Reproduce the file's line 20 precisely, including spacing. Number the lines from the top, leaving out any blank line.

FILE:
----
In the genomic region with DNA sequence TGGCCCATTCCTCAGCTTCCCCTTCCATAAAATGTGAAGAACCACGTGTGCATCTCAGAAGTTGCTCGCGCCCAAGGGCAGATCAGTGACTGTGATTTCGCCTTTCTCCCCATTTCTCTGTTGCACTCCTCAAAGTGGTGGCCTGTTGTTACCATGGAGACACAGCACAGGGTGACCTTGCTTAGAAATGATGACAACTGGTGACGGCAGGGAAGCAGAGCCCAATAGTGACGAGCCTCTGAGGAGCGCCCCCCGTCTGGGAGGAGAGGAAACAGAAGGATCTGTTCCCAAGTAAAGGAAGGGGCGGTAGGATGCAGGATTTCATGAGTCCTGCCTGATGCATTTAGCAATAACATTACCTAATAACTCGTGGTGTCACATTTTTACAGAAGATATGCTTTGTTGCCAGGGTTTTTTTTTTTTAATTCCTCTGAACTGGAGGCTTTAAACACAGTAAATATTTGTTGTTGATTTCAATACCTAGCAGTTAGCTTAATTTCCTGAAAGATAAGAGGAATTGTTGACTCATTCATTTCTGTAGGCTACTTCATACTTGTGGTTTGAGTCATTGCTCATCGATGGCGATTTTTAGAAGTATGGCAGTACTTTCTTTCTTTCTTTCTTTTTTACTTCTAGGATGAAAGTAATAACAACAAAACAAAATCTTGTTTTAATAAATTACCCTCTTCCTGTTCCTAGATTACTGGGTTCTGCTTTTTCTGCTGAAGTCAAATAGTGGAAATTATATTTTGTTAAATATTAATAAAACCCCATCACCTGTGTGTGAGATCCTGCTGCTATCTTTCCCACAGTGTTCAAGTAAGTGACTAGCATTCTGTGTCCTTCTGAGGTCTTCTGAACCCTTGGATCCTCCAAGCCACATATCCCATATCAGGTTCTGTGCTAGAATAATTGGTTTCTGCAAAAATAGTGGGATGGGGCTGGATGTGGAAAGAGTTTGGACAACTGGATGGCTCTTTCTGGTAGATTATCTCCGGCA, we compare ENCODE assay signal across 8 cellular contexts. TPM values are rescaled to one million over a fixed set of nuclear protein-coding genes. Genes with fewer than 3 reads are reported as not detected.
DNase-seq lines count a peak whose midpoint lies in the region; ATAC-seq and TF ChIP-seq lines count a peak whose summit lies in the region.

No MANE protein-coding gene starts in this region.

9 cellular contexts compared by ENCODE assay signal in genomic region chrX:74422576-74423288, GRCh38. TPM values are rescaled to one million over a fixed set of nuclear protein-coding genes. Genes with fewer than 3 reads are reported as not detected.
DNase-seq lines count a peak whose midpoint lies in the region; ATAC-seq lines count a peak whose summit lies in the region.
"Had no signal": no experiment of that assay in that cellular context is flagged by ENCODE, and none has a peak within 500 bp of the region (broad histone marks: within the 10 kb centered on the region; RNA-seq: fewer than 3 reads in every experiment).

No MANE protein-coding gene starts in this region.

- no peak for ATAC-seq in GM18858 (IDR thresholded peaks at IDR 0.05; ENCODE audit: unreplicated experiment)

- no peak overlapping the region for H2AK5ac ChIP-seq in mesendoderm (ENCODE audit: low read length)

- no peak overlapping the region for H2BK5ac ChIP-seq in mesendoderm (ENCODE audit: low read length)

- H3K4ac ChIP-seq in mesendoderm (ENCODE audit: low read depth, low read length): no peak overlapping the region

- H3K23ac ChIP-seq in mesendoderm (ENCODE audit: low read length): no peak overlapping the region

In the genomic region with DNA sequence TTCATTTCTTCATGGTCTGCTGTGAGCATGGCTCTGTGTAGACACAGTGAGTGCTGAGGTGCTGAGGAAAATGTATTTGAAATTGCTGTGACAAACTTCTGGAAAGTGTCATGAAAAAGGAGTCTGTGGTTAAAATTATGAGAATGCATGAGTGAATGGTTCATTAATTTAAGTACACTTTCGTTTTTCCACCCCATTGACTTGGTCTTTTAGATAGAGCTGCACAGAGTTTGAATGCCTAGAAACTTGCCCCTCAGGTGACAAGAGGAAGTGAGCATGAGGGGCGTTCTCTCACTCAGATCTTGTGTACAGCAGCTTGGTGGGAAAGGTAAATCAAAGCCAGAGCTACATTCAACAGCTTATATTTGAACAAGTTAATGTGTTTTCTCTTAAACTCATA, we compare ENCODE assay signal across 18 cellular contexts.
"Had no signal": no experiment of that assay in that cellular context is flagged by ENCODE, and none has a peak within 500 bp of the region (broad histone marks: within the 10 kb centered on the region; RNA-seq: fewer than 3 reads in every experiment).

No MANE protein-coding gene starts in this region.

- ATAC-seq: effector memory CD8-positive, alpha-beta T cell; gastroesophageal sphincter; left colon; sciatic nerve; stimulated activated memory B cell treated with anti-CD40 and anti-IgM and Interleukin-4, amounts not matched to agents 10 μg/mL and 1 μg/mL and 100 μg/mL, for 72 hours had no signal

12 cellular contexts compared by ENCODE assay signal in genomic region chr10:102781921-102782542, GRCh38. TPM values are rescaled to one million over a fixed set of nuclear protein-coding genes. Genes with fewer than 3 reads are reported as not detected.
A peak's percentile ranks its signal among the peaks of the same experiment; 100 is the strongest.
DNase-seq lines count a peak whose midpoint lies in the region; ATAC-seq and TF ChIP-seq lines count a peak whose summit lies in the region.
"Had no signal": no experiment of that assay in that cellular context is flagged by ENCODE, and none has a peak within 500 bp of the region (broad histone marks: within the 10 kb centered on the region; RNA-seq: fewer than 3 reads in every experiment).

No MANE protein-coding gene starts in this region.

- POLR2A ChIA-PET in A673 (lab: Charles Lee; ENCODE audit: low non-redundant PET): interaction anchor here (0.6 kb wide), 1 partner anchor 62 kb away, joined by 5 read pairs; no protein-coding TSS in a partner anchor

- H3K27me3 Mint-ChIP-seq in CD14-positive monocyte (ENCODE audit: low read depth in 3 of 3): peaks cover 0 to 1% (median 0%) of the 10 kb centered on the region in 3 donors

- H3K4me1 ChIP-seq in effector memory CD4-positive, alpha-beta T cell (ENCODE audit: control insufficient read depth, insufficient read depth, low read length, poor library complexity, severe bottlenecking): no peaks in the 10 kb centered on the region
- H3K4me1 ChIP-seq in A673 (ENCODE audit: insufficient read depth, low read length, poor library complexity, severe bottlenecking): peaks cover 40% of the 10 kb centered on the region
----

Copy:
"Had no signal": no experiment of that assay in that cellular context is flagged by ENCODE, and none has a peak within 500 bp of the region (broad histone marks: within the 10 kb centered on the region; RNA-seq: fewer than 3 reads in every experiment).